Students know they need to be prepared to sit in a room for anywhere from 90 minutes to three hours with no opportunity to leave, barring an emergency. Many of them are sick to their stomachs, feeling more stress than a 10-year-old ever should, and yet they are expected to perform their best.

Meanwhile, teachers are frustrated that so many hours of valuable instruction have been replaced by testing, and that the results won’t be available until students are moving on to other classrooms.

This is what testing looks like in New York state. Or, at least it did. Last month, state officials voted to reduce testing from three days for each subject to two, to the elation of students, parents, and teachers across New York. It’s an example of our voices being heard — but there is still more to be done to make the testing process truly useful, and less stressful, for all of us.

As a fifth-grade teacher in the Bronx, I was thrilled by the news that testing time would be reduced. Though it doesn’t seem like much on paper, having two fewer days of gut-wrenching stress for students as young as eight means so much for their well-being and education. It gives students two more days of classroom instruction, interactive lessons, and engagement in thought-provoking discussions. Any reduction in testing also means more time with my students, since administrators can pull teachers out of their classrooms for up to a week to score each test.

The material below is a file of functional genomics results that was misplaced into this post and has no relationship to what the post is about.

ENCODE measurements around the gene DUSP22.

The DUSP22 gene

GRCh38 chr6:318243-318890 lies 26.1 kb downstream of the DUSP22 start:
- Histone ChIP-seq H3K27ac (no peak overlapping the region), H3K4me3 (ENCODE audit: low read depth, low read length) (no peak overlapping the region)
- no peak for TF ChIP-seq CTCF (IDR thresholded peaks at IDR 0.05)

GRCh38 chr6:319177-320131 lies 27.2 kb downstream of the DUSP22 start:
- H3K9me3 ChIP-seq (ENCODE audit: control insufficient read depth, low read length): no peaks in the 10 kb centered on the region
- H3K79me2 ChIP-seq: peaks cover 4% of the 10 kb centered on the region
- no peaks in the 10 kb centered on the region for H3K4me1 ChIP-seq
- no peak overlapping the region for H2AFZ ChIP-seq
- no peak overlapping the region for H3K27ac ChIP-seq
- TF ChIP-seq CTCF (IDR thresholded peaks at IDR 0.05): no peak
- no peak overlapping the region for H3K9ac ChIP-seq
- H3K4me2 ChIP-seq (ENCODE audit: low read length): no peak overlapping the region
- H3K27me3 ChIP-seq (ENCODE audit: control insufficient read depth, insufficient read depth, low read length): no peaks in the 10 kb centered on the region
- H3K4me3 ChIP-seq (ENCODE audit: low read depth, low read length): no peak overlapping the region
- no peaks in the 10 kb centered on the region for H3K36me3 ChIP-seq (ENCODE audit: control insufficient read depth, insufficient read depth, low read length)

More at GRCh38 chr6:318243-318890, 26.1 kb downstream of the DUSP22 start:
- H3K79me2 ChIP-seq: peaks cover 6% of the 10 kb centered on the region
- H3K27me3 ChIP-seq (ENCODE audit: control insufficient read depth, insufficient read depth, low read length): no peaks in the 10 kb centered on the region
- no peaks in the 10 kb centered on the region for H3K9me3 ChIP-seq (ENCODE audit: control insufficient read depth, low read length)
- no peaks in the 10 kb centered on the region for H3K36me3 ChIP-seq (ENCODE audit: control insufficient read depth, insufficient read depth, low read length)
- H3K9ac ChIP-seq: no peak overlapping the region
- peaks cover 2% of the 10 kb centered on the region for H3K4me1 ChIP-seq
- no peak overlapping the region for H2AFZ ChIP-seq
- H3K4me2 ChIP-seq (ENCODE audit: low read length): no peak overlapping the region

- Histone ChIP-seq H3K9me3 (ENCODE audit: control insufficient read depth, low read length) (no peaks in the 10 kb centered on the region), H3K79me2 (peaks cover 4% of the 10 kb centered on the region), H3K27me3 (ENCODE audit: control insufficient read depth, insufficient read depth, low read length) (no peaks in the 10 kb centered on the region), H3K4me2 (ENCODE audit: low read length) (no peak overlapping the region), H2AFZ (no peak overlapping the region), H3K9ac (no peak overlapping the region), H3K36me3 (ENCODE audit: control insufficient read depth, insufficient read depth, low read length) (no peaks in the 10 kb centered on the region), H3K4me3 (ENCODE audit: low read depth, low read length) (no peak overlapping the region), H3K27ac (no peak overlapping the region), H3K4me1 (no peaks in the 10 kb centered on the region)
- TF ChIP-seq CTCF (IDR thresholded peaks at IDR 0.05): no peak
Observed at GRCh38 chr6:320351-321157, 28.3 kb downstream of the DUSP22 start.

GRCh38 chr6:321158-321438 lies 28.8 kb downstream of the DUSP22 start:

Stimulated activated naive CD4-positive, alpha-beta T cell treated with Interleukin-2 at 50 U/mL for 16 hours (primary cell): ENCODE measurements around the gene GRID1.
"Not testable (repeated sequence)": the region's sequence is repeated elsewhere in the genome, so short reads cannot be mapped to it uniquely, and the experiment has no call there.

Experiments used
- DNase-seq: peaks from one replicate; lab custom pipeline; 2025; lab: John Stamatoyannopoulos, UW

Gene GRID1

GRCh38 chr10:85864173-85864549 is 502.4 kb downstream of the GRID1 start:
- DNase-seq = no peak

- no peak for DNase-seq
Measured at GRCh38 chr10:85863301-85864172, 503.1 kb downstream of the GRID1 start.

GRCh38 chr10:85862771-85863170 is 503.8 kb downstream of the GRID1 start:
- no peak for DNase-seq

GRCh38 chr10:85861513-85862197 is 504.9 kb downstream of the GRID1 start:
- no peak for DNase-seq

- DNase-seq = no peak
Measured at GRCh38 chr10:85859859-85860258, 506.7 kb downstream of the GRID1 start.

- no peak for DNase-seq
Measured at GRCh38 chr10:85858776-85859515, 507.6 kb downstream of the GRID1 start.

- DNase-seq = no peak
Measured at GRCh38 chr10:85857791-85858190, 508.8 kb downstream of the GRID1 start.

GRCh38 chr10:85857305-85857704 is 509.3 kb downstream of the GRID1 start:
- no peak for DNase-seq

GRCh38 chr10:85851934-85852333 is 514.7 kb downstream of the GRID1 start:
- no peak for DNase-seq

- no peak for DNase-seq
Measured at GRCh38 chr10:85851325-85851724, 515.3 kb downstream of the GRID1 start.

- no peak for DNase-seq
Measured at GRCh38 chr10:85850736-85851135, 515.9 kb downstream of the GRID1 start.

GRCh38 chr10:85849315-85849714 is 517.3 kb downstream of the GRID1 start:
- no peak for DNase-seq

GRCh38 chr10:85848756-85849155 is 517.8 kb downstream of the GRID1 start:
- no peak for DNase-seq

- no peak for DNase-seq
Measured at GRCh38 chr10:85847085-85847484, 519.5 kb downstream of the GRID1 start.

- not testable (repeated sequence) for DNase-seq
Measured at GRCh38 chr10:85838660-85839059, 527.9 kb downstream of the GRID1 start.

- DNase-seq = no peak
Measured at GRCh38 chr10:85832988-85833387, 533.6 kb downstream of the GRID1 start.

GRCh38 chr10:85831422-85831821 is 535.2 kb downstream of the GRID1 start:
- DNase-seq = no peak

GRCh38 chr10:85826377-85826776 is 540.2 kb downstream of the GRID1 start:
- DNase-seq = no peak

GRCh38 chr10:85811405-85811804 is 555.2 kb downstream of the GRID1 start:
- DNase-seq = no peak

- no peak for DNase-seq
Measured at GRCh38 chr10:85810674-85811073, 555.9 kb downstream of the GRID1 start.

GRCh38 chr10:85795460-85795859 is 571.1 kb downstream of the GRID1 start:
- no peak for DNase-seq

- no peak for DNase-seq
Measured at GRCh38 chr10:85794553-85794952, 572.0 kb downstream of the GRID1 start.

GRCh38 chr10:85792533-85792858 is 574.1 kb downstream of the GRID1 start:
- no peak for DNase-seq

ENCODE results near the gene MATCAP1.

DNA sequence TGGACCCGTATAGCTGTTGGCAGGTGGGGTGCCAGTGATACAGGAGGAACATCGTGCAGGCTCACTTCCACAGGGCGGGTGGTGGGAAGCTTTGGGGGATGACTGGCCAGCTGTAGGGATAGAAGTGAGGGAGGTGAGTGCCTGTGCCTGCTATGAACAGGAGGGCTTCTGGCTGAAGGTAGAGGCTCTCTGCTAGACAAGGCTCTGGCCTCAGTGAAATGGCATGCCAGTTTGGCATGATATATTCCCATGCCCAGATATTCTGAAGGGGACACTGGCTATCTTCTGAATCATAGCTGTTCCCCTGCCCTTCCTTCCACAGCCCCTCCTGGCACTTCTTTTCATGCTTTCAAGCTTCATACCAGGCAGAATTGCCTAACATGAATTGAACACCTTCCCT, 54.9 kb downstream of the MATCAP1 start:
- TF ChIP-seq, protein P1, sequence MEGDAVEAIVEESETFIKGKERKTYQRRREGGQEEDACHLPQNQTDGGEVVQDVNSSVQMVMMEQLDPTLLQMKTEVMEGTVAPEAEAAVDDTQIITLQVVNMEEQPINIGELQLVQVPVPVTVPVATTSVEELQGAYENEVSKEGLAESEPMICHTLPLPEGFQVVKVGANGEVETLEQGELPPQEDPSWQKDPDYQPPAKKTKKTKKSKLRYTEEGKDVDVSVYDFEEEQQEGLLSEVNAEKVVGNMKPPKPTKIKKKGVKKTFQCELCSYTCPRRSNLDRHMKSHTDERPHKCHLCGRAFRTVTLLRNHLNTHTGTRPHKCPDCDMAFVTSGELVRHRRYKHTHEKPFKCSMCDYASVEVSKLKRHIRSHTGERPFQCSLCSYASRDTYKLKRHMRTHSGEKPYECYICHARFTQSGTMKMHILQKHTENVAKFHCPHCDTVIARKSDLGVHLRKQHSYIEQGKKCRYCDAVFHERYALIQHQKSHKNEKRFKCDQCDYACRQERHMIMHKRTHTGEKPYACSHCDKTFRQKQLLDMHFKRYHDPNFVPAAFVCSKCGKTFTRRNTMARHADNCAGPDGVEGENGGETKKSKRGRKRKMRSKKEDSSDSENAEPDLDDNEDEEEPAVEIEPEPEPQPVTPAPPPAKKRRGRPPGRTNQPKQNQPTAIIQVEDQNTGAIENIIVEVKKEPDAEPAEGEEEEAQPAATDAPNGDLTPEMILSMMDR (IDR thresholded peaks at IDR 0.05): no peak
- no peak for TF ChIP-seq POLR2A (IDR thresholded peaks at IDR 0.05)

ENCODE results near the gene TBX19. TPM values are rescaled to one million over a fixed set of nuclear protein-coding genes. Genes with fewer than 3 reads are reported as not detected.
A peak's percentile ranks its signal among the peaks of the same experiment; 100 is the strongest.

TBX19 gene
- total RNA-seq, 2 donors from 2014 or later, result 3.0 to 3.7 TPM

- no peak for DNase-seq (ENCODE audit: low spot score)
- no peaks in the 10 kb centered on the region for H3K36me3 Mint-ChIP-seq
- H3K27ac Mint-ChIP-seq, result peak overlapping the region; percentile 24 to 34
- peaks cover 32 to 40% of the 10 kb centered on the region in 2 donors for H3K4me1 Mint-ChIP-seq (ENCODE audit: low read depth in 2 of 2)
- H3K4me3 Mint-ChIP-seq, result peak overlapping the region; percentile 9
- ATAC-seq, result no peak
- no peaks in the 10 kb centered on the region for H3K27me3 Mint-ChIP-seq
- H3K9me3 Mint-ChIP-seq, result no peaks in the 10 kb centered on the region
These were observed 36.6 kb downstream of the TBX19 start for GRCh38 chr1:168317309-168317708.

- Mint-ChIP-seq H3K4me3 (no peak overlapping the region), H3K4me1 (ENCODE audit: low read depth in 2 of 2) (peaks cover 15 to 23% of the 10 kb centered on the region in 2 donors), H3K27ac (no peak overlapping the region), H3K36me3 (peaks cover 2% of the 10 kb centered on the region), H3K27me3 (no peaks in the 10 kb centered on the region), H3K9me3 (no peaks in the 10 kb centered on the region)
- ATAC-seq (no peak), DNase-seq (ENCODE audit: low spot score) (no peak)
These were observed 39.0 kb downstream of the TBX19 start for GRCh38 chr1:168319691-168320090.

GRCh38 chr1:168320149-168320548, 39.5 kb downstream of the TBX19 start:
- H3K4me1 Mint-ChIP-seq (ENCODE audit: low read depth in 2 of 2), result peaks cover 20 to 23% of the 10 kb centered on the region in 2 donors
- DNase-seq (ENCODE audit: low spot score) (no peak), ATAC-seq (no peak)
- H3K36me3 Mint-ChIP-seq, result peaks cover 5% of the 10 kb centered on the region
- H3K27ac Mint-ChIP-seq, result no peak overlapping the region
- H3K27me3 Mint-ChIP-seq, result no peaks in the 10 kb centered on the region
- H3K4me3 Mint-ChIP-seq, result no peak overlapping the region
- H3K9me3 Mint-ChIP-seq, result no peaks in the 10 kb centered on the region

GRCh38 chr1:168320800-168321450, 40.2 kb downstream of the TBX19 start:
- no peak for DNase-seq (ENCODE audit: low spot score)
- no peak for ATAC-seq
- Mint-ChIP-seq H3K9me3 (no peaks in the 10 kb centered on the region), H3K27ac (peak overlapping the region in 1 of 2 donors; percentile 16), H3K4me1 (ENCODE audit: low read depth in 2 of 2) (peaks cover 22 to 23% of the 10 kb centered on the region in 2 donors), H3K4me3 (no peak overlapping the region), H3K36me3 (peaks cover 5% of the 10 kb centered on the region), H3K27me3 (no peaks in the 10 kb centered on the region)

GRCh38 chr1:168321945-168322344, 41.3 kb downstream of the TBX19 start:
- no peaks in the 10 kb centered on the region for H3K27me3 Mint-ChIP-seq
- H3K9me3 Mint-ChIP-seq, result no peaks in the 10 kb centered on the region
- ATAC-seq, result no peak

Still, I know these tests provide us with critical data about how students are doing across our state and where we need to concentrate our resources. The changes address my worries about over-testing, while still ensuring that we have an objective measure of what students have learned across the state.

For those who fear that cutting one-third of the required state testing hours will not provide teachers with enough data to help our students, understand that we assess them before, during, and after each unit of study, along with mid-year tests and quizzes. It is unlikely that one extra day of testing will offer any significant additional insights into our students’ skills.